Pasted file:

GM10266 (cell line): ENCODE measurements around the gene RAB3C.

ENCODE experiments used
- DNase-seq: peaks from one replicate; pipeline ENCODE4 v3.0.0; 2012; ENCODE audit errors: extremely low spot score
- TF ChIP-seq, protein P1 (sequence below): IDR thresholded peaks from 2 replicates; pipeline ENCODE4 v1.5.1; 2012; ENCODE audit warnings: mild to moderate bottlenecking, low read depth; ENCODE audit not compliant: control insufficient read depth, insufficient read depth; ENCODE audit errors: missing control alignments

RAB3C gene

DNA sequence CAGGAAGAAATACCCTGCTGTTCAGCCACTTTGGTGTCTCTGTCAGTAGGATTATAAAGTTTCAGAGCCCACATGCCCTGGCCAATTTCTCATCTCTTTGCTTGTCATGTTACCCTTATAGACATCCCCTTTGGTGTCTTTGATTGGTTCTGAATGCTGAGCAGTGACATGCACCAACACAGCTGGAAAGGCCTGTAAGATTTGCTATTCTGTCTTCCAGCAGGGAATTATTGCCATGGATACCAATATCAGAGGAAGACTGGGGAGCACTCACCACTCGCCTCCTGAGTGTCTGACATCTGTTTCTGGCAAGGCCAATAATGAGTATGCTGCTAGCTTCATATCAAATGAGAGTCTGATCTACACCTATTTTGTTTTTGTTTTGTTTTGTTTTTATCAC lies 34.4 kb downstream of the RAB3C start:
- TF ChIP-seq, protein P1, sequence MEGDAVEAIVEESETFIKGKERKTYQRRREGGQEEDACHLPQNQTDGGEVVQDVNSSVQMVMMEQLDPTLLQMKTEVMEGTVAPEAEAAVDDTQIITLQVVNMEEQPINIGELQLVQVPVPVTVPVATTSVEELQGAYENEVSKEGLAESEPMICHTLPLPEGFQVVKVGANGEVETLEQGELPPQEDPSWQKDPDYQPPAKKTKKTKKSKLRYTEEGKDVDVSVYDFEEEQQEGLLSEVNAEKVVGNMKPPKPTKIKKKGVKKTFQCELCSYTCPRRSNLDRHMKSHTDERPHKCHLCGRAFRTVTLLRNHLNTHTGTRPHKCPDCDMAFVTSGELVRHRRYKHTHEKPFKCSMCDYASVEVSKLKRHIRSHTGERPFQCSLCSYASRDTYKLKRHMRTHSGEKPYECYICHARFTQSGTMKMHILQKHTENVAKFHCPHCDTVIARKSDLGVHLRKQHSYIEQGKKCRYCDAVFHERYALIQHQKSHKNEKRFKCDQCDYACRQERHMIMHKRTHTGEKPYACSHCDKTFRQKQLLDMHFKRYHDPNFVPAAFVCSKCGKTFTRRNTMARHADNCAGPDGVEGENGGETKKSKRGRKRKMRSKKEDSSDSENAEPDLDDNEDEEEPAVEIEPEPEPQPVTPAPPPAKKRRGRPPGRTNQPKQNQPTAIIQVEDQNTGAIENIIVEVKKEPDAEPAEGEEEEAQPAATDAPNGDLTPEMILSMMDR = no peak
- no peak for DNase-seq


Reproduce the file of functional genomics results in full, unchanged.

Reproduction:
GM10266 (cell line): ENCODE measurements around the gene RAB3C.

ENCODE experiments used
- DNase-seq: peaks from one replicate; pipeline ENCODE4 v3.0.0; 2012; ENCODE audit errors: extremely low spot score
- TF ChIP-seq, protein P1 (sequence below): IDR thresholded peaks from 2 replicates; pipeline ENCODE4 v1.5.1; 2012; ENCODE audit warnings: mild to moderate bottlenecking, low read depth; ENCODE audit not compliant: control insufficient read depth, insufficient read depth; ENCODE audit errors: missing control alignments

RAB3C gene

DNA sequence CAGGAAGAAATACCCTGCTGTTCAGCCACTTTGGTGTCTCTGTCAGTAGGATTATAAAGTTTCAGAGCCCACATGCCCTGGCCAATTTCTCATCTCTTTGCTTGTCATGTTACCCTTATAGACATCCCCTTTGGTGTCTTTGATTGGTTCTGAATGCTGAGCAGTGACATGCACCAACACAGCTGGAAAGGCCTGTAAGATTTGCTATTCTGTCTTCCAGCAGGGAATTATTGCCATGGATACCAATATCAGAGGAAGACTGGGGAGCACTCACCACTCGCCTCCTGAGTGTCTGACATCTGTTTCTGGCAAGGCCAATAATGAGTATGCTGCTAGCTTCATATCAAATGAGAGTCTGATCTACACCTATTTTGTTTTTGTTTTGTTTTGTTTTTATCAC lies 34.4 kb downstream of the RAB3C start:
- TF ChIP-seq, protein P1, sequence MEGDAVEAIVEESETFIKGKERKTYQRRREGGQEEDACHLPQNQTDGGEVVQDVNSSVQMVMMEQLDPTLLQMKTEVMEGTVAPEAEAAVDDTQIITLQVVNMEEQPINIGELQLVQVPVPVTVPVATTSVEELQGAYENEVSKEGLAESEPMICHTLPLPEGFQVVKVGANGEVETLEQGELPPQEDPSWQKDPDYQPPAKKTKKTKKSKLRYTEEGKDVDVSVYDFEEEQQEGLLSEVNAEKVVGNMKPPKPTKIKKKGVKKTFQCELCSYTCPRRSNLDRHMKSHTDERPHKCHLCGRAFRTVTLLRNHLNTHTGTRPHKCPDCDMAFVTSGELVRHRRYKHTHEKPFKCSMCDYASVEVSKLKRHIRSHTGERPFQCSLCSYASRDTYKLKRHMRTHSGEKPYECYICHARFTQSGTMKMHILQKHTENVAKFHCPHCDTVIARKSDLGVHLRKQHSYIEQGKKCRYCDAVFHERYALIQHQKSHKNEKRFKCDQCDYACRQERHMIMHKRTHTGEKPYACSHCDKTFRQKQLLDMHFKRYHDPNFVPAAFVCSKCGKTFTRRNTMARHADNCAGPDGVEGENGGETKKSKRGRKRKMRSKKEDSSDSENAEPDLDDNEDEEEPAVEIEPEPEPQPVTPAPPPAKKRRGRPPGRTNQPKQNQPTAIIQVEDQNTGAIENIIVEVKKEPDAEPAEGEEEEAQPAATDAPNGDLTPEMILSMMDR = no peak
- no peak for DNase-seq